Federal Judge Rules “National Security” is too Vague to Justify Hiding Documents in Immigration Case
In a case challenging immigration rules used by the U.S. government, a federal judge has told officials they cannot hide behind “national security” to justify withholding documents requested by the American Civil Liberties Union (ACLU).
The ACLU has tried since 2012 to obtain immigration records explaining “policies for the identification, vetting and adjudication of immigration benefits applications with national security concerns.” The organization believes that Muslim and Arab applicants are treated differently from others and wants the documents to see if this is the case.
But U.S. Citizenship and Immigration Services has refused to release the documents under the Freedom of Information Act. Officials say to comply with the ACLU’s request would create national security risks.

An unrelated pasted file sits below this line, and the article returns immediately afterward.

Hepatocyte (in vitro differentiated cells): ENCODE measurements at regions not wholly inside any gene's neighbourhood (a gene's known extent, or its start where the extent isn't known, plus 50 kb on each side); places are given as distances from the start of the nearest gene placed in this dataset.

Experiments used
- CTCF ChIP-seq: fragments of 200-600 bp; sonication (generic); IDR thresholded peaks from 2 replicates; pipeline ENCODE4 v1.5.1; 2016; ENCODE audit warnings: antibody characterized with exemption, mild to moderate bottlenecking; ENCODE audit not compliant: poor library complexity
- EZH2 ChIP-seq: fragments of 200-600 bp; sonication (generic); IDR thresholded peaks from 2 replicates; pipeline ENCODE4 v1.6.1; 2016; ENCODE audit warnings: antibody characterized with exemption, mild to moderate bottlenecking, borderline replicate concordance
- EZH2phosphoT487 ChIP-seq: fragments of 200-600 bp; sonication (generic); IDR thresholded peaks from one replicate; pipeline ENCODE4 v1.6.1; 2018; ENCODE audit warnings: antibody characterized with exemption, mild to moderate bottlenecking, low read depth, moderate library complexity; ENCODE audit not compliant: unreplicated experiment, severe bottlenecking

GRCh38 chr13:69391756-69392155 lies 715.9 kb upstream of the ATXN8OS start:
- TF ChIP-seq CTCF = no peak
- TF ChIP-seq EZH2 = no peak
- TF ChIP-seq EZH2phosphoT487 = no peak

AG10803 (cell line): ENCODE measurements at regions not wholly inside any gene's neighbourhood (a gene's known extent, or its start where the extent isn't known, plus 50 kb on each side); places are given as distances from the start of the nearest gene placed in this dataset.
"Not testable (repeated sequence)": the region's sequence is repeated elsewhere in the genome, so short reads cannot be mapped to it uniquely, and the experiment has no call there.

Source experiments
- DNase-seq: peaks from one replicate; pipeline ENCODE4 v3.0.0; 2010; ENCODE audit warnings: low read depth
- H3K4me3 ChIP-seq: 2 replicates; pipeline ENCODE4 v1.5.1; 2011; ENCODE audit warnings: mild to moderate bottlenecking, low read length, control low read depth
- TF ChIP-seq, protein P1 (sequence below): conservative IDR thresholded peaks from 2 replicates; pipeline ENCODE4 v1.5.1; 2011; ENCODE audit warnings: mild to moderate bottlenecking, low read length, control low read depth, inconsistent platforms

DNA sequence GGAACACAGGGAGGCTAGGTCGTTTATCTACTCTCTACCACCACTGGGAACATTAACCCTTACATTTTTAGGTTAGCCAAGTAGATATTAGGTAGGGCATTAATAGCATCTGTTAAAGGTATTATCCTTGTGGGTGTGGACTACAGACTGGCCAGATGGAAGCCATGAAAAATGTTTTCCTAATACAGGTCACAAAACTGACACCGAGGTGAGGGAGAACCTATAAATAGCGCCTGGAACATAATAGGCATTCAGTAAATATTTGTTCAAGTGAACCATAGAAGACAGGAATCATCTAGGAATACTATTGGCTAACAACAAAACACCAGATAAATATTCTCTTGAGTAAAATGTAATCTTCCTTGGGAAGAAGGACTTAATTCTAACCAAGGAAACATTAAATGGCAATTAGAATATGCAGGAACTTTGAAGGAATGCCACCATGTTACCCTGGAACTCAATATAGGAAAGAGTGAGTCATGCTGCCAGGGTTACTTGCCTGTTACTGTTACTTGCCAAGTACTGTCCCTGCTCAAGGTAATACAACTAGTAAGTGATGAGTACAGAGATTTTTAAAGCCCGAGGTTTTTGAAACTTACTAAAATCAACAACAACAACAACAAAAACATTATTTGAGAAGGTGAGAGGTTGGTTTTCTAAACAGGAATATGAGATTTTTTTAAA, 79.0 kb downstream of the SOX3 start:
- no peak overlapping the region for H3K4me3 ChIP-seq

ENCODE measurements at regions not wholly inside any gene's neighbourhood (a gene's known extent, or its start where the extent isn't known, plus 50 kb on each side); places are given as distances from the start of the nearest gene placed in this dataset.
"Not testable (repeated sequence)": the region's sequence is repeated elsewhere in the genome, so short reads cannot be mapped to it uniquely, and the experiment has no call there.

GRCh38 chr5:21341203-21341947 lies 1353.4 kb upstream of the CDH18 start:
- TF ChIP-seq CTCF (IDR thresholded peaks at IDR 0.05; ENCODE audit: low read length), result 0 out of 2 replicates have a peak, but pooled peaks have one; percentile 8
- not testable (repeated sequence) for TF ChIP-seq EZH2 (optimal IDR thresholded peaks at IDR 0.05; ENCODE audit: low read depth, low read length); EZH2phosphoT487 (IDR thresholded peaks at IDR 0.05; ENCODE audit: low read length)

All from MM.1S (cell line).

U.S. District Judge Tanya Chutkan, who is hearing the ACLU’s lawsuit, challenged government lawyers who, she said, had been too vague in denying the request. Chutkan wrote (pdf) that it was “particularly puzzling” that for some documents there was “no explanation of how the information, if released, could risk circumvention of the law, no explanation of what laws would purportedly be circumvented, and little detail regarding what law enforcement purpose is involved (other than vague references to ‘national security concerns.’)
“This is not enough to justify withholding records under the FOIA,” the judge said.
To Learn More:
‘National Security’ Too Vague in Immigration FOIA Case (by Elizabeth Warmerdam, Courthouse News Service)
American Civil Liberties Union of Southern California v. United States Citizenship and Immigration Services (U.S. District Court for the District of Columbia) (pdf)
Immigration Service Refuses to Release 6,000 Pages in Whistleblower Case (by Noel Brinkerhoff, AllGov)
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